After some investigations, Simpson found that chloroform would be better for the patient, and thus already on November 15, 1847, he gave the first public demonstration of this new anaesthetic.  Already a few days later he published his classic Account of a New Anaesthetic Agent, which was soon heavily attacked.  His strong recommendation that chloroform be used to alleviate delivery pains called upon him the wrath of the church and many of his colleagues, one of his fiercest opponents being the American surgeon Henry Jacob Bigelow (1818-1890).  Simpson's demonstration, however, had proved the superiority of chloroform over ether beyond any reasonable doubt.  Within weeks of his demonstration in 1847 of the superiority of chloroform, it had almost universally displaced ether as a general anaesthetic.

In 1853 and 1857 John Snow, the royal accoucheur, delivered Queen Victoria's child with the aid of chloroform.

Simpson introduced iron wire sutures and acupressure, a method of arresting haemorrhage, and developed the long obstetrics forceps that are named for him.  He is also known for his writings on medical history, especially on leprosy in Scotland, and on foetal pathology and hermaphroditism.

His reputation was such that he attracted patients from India, America, Australia.  As a teacher he captivated his listeners with his performance, his knowledge, richness of details and his extraordinary memory.  Simpson was also known for his power over patients, winning their complete confidence at first glance.

Simpson was a thoroughly harmonious person, dedicated to serve mankind.  Simpson in 1839 married his cousin, Jessie Grindlay, who survived him only a few weeks.  Five of his nine children died before him.  In 1866 he was created a baronet and was succeeded to the baronetcy by his son Walter Grindlay.  Simpson is buried in Warriston Cemetery (Edinburgh).  Around 1700 medical colleagues and public figures joined his funeral procession and more than 100,000 people lined the route to the cemetery. He is remembered by the Simpson Memorial Maternity Pavilion in Edinburgh, together with a statue in Princes Street Gardens and a bust in Westminster Abbey, London.

Being a religious man Simpson was not, however, free of religious dreaming.  He also concerned himself with antique studies, particularly of his native country.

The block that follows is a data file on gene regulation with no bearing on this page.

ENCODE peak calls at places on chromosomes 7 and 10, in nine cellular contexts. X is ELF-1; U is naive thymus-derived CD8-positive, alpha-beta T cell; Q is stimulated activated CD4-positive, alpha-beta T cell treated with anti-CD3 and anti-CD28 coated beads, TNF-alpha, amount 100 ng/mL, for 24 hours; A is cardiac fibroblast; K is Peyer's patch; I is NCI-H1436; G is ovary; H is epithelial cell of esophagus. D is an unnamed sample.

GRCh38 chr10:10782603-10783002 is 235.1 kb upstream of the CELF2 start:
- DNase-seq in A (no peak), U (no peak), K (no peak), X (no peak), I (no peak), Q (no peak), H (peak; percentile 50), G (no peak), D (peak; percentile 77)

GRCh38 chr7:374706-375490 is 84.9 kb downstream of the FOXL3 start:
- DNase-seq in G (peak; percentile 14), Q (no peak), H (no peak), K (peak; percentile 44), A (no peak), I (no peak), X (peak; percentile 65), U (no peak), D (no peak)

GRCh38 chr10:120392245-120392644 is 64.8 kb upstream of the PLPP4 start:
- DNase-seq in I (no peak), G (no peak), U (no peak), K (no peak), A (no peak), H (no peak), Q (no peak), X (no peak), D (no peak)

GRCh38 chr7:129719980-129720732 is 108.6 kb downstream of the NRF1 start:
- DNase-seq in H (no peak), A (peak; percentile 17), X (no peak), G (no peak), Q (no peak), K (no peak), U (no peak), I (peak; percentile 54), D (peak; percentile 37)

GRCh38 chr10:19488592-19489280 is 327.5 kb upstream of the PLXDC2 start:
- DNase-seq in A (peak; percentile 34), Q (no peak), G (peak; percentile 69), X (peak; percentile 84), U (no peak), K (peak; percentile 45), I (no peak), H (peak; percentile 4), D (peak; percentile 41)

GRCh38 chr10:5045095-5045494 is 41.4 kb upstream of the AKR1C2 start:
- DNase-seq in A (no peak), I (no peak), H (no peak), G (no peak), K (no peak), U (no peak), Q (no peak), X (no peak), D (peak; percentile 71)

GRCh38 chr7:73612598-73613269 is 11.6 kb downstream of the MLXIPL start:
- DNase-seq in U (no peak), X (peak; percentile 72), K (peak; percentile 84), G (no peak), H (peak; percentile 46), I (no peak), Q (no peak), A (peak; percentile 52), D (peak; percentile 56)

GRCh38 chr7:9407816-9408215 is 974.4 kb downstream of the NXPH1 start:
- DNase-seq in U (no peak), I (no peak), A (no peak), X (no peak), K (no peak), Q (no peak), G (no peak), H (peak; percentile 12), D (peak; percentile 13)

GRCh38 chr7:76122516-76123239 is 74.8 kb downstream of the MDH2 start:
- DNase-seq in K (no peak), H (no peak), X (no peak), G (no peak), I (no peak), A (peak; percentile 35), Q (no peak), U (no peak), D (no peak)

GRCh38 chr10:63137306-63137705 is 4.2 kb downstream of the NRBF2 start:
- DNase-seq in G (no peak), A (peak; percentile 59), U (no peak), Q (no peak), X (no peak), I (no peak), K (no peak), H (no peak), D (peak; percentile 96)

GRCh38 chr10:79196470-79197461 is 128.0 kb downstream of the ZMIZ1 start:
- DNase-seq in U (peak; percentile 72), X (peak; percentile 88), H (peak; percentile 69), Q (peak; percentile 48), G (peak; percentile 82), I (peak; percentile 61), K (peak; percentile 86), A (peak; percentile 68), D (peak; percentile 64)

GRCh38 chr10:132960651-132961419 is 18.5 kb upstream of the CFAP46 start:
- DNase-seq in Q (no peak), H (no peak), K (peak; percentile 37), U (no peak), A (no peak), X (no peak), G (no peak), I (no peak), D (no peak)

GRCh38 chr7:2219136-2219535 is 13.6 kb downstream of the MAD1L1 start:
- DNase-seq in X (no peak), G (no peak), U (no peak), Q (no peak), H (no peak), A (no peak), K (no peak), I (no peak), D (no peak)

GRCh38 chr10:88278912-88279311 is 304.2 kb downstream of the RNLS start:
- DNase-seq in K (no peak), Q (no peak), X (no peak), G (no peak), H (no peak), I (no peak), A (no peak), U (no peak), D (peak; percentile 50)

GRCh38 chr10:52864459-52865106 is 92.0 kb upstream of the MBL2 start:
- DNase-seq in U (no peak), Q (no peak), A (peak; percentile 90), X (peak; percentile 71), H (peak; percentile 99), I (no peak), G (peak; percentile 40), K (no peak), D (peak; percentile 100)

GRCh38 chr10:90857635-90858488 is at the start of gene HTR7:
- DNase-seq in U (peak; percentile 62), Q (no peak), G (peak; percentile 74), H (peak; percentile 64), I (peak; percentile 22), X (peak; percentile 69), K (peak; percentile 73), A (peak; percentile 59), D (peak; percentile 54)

"If you follow these the noble objects of your profession in a proper spirit of love and kindness to your race, the pure light of benevolence will shed around the path of your toils and labours a brightness and beauty, that will faithfully cheer you onwards, and keep your steps from being weary in well doing - while, if you practice the art that you profess with a cold-hearted view to its results merely as a matter of lucre and trade, your course will be as dark and miserable as that low and groveling love that dictates it."
  Physicians and Physic, Chapter I

Associated eponyms:
Barnes-Neville-Simpson forceps (Sir James Young Simpson)
An obstetrical forceps.

Simpson's forceps (Sir James Young Simpson)
An obstetrical forceps.

Simpson's syndrome (Sir James Young Simpson)
A syndrome of abdominal swelling, pseudocyesis, depression of diaphragm and lordosis of spine.

Simpson's uterine sound (Sir James Young Simpson)
A slender, flexible metal rod used for diagnosing retro-positions of the uterus.
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Took Botany Lectures, under Professor Balfour, M.D., at Edinburgh University, three months (5 lectures each week)

-- From Certificate to select Candidates for the Medical Department of the Army, Feb 1864

John Hutton Balfour, British physician, born September 15, 1808, Edinburgh, died February 11, 1884.

Balfour attended the University of Edinburgh where he obtained his medical doctorate in 1831 and that year became a member of the Royal College of Surgeons of Edinburgh, a fellow in 1833.  He subsequently commenced medical practice, but in 1840 began giving lectures in botany and in 1841 was appointed professor of botany at the University of Glasgow.  In 1845 he moved to the same tenure at Edinburgh, also becoming head of the Royal Botanical Garden and Queen's botanist for Scotland.

For 30 years John Hutton Balfor was dean of the medical faculty in Edinburgh, where he first introduced teaching in microscopy.  He retired from his tenure in 1879, receiving the honorary L.L.D. from the three universities to which he had been affiliated.

Balfour's numerous publications during the years 1862 to 1875 exclusively concern botany.

Associated eponyms:
Balfour's disease
A disturbance characterized by multiple tumorous masses formed by the bony infiltrates in myelogenous leukemia.

The above from